DANA WARD | Great Day Moving

When Roger Ward earned 20 in Their Twenties honors in 2009, we knew that the successes of Marathon Moving—now Great Day Moving—were not his alone. So meet Dana Ward, his 29-year-old wife, who wears the hats of co-owner and marketing director. She’s worked to turn the company originally purchased in 2007 into a franchising operation serving the Kansas City area, with plans to expand into other states. That included creation of Crownbound University, the training center for the 1,000 Great Day franchisees the Wards hope to enlist. But her story is a reminder that vision must meld with execution. “Our strengths are complementary in that Roger is the big-picture guy and I am more of a detailed person,” she says. “Any successful business needs a person that can implement the smaller pieces of the process or system after the idea person casts the vision.”


Innovation, says Sara Davidson, changes lives, creates jobs, fuels growth and, ultimately, creates a better world. Her patch of that entrepreneurial mosaic involves a blur of activities: She has her own marketing consultancy, Revvv.It, she co-hosts the Entrepreneur KC radio show each week on KMBZ, she’s a co-founder of the Kansas City Women’s Entrepreneurial Group and an apprentice at the Women’s Capital Connection. She was exposed to start-up fever as a marketing strategist for Zaarly, the on-line buying platform. Virtually everything she’s involved in is part of the entrepreneurial infrastructure in Kansas City, and serving those aspiring start-ups is her passion. “Entrepreneurs,” says the 28-year-old, “are the thinkers, doers and innovators who change the way we think about what is possible … and have the fearlessness and relentless passion to find new and innovative ways to solve some of society’s oldest problems.”

KYLE GULLEDGE | Gulledge Family Wellness

Ambition. Drive. Innovation. They’ve all helped Kyle Gulledge get where he wanted to be—making a difference, as a business owner. He’s co-owner of Gulledge Family Wellness in Overland Park, plying his chiropractic trade and helping meet what he sees as a societal need. “I have seen that social need in the form of health-care challenges that too many Americans suffer from,” he says. “I have seen a society that has had its health care dictated by large corporations and big pharma.” So he set out to address that, one patient at a time. One of his over-arching goals with the clinic is spreading a gospel that says we all have the power to heal ourselves. Look no further back than half a century, before the nation fully embraced jogging, aerobics or weight-lifting, Gulledge says. Lack of fitness was a state of mind, he says, but the social norming that made those fitness activities commonplace is the same process that will fix America’s current health crisis.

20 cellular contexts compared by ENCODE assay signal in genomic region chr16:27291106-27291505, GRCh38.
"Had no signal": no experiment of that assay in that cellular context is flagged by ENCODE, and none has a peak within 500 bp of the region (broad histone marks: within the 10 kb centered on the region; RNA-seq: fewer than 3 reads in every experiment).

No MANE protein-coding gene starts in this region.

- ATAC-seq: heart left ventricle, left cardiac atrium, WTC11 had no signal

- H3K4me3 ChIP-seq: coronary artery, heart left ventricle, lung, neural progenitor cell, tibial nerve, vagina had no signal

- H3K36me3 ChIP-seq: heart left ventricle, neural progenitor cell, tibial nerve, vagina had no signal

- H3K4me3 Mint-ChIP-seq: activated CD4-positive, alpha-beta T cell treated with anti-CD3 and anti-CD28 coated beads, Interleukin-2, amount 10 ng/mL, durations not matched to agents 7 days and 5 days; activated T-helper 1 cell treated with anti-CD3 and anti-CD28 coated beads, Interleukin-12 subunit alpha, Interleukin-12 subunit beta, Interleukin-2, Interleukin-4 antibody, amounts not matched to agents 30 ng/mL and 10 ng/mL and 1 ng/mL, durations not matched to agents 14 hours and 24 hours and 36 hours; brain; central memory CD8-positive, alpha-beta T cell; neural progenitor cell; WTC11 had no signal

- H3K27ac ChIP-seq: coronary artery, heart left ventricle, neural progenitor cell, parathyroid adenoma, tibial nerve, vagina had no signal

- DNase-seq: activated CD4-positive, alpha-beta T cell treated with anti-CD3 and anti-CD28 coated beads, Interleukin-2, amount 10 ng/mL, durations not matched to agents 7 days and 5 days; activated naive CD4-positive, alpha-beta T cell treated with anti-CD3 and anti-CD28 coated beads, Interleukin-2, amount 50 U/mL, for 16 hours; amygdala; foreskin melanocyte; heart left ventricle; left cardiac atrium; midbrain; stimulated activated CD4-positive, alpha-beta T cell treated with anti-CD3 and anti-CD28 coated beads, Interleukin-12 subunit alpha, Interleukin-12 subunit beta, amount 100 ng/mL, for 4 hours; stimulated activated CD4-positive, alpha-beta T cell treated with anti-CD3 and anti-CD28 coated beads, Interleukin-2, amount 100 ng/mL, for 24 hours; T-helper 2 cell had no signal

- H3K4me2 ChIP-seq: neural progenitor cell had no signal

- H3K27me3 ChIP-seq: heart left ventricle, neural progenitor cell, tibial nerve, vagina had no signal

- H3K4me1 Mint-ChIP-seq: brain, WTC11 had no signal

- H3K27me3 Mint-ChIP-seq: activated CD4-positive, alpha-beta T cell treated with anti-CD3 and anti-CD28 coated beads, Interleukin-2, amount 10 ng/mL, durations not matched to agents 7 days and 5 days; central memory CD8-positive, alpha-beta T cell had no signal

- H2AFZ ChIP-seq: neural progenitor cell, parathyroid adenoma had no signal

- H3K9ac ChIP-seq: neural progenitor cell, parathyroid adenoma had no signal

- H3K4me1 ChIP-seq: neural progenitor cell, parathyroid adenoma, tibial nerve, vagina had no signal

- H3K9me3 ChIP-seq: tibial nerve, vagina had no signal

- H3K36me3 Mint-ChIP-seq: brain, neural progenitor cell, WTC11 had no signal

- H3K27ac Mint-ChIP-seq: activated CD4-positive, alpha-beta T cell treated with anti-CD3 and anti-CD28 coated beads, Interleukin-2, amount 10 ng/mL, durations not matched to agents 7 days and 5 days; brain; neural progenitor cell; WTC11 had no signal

The world is a canvas. And Garrett Fuselier is out to leave his mark on it in more than just two dimensions. He’s creative director for T2 Studios, a motion-design and visual-effects company working with editors, finishers, designers, developers and visual effects artists around the nation. Fuselier is breaking new ground in the emerging field of experiential design, leading a team of designers and programmers who create experiences that connect a message to an audience. How? With interactive installations, immersive projections or cutting-edge educational spaces, Fuselier says. He built the team up from what was essentially a one-man enterprise as designer and programmer for those interactive experiences. “Experiential design is a new marketing platform, and therefore, we are truly functioning as a start-up,” he says. That allows him to practice his belief that an entrepreneur “is someone who will step out of the norm of what’s expected of them and their industry,” he says. The 27-year-old earned his degree in graphic design from the Kansas City Art Institute, where he remains a fixture as an adjunct professor.